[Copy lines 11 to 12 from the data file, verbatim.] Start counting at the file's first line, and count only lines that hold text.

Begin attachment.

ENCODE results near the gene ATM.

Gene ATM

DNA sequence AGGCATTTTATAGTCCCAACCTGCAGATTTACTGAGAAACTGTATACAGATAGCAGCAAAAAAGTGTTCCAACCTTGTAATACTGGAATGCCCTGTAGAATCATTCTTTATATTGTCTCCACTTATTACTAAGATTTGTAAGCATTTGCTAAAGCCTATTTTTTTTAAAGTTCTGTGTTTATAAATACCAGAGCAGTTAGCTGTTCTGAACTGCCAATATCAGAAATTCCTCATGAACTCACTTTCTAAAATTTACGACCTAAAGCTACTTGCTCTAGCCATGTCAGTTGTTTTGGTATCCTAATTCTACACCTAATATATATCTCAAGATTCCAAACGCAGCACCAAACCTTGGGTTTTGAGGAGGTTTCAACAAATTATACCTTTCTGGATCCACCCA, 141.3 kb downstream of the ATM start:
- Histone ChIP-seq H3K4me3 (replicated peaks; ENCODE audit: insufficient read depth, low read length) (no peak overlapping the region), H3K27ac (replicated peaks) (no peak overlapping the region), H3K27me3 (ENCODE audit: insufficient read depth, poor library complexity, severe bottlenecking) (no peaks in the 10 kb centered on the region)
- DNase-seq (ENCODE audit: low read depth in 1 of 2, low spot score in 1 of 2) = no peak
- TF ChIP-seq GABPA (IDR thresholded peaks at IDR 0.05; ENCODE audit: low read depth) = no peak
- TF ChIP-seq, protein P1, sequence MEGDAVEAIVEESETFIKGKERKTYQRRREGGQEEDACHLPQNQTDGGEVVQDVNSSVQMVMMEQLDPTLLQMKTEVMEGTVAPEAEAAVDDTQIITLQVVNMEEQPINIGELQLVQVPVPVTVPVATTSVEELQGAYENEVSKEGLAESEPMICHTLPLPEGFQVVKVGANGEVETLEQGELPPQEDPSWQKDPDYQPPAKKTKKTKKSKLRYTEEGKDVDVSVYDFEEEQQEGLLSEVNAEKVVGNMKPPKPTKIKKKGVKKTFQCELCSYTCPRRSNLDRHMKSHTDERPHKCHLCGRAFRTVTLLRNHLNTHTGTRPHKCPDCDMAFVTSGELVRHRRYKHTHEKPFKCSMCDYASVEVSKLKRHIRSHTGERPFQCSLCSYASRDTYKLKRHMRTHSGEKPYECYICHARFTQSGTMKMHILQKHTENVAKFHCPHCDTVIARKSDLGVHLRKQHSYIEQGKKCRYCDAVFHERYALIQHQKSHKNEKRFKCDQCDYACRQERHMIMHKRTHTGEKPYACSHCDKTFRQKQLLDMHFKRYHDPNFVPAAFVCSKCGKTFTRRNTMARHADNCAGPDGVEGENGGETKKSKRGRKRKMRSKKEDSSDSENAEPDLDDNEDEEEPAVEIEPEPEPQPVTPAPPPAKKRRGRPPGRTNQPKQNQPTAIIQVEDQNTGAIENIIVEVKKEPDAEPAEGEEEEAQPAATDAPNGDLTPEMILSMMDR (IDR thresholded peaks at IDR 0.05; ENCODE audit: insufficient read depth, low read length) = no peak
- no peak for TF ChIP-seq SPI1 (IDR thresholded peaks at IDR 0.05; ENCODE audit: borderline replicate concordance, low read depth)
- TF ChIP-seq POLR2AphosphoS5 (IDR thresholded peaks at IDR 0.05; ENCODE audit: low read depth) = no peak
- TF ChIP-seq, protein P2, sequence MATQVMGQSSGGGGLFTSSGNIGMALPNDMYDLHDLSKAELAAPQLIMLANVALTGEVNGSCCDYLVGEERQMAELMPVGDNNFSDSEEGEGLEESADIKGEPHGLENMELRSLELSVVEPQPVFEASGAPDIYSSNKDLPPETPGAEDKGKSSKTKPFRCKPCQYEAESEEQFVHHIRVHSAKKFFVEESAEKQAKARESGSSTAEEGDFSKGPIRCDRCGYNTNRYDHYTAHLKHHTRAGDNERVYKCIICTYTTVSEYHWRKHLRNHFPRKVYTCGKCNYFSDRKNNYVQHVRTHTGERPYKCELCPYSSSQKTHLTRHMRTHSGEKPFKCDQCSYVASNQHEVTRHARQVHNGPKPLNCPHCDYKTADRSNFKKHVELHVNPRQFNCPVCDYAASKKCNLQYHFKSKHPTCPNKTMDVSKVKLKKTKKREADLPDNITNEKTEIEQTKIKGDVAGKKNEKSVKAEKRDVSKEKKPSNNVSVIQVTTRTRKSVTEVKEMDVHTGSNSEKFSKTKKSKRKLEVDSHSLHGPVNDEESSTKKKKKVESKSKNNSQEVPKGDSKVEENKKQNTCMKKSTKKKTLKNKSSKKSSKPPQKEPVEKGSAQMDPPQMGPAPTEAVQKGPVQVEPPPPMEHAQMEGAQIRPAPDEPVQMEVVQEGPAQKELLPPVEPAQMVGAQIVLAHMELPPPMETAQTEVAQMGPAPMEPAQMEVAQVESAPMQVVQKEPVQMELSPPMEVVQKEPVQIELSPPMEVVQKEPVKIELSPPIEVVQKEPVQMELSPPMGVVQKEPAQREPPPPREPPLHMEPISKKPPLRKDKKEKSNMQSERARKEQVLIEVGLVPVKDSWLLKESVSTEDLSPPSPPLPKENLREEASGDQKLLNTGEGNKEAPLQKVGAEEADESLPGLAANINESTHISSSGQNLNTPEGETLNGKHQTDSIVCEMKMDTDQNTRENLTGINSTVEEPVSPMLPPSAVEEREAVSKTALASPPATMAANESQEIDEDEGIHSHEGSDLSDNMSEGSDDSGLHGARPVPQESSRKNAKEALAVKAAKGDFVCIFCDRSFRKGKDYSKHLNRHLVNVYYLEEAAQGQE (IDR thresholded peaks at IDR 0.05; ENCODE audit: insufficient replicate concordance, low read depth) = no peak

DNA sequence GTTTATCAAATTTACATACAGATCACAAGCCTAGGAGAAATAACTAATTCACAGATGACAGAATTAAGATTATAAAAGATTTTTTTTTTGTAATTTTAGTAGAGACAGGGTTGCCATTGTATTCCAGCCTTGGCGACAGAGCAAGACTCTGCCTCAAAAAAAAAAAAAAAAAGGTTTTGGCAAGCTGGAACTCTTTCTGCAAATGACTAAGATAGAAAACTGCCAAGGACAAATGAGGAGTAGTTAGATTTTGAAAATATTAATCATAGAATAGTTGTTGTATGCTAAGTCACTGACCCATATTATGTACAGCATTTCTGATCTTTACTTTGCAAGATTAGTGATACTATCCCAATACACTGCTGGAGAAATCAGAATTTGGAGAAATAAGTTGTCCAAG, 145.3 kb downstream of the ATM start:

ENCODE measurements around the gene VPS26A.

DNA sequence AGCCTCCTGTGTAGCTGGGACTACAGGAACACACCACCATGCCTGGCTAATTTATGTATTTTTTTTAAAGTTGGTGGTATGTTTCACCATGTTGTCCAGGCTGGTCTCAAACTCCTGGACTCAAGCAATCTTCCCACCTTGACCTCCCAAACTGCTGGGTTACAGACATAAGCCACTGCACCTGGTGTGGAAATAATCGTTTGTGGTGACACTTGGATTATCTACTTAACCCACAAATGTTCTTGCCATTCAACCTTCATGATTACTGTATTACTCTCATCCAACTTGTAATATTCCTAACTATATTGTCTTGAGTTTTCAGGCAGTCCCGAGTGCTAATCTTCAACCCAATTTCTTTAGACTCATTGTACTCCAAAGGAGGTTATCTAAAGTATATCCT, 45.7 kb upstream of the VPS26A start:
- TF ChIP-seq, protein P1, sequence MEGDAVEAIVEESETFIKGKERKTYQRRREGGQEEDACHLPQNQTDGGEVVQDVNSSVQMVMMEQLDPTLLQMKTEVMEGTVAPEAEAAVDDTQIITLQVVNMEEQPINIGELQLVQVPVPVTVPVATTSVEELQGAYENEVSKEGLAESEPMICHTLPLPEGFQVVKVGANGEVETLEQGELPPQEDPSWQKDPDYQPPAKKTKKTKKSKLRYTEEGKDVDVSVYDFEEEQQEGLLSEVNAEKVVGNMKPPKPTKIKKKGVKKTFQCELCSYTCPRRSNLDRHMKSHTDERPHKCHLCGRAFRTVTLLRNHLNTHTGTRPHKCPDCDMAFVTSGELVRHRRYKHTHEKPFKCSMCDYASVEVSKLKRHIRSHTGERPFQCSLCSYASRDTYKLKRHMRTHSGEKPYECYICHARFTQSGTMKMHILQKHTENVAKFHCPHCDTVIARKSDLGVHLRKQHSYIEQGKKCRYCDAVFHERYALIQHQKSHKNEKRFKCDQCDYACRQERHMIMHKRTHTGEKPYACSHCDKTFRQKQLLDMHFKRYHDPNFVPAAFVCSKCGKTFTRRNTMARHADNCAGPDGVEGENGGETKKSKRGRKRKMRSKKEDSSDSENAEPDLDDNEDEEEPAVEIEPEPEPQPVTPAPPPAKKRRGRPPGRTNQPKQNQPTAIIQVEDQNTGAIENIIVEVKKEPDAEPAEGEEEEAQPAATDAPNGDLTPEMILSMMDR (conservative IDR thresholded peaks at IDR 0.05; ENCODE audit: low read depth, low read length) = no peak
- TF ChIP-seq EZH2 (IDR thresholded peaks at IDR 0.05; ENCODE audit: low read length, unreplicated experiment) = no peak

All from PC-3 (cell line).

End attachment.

DNA sequence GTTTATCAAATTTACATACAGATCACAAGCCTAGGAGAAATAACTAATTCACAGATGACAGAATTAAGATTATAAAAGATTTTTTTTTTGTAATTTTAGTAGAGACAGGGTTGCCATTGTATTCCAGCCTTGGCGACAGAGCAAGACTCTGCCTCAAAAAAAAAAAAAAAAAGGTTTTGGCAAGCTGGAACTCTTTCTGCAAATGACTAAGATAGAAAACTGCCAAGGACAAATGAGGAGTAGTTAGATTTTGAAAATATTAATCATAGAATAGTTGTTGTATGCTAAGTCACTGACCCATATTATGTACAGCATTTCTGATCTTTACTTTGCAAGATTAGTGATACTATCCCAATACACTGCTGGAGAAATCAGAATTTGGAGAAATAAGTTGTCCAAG, 145.3 kb downstream of the ATM start:

ENCODE measurements around the gene VPS26A.